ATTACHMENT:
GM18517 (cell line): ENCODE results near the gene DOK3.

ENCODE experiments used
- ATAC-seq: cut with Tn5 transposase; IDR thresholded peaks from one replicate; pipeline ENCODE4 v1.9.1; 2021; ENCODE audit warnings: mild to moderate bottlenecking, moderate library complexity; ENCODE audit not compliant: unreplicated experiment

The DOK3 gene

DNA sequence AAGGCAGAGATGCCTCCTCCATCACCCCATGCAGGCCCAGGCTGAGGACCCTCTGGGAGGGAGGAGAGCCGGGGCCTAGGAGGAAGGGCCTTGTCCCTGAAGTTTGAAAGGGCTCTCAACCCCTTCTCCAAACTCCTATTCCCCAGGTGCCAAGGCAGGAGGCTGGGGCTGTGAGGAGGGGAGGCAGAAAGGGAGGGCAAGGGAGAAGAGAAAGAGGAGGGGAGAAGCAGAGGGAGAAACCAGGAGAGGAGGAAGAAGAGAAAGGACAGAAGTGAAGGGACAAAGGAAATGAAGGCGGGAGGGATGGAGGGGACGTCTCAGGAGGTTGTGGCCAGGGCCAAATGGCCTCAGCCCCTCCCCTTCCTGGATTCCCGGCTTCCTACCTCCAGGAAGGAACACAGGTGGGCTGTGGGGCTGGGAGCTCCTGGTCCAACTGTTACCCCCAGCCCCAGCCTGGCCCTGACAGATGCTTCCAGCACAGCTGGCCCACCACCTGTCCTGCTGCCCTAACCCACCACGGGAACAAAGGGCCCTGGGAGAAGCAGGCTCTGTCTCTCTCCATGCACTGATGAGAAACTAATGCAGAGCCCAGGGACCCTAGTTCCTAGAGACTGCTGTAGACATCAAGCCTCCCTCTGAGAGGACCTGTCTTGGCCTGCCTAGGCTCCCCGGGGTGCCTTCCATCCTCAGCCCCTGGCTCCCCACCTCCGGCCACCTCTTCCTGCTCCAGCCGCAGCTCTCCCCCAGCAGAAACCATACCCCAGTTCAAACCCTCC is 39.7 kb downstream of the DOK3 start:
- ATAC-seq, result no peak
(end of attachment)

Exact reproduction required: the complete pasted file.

GM18517 (cell line): ENCODE results near the gene DOK3.

ENCODE experiments used
- ATAC-seq: cut with Tn5 transposase; IDR thresholded peaks from one replicate; pipeline ENCODE4 v1.9.1; 2021; ENCODE audit warnings: mild to moderate bottlenecking, moderate library complexity; ENCODE audit not compliant: unreplicated experiment

The DOK3 gene

DNA sequence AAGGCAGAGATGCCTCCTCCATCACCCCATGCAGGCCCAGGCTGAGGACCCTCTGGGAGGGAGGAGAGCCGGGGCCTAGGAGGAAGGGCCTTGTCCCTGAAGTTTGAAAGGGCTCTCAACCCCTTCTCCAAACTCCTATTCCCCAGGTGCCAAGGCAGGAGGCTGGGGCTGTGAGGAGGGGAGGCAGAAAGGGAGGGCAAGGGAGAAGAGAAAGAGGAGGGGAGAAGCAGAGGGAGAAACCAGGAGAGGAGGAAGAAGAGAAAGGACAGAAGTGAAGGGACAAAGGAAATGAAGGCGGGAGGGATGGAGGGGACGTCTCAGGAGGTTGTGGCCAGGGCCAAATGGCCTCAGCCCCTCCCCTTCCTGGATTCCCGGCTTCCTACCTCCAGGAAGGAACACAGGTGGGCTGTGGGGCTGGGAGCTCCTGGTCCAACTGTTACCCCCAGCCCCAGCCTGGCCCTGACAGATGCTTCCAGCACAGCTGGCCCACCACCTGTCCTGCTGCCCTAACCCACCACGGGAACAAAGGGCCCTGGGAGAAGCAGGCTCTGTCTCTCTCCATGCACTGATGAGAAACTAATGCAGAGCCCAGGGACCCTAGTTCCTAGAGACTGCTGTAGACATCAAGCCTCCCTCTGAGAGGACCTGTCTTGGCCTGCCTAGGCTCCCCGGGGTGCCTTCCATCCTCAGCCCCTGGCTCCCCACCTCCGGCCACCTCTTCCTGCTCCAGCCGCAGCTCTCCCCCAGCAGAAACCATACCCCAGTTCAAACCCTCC is 39.7 kb downstream of the DOK3 start:
- ATAC-seq, result no peak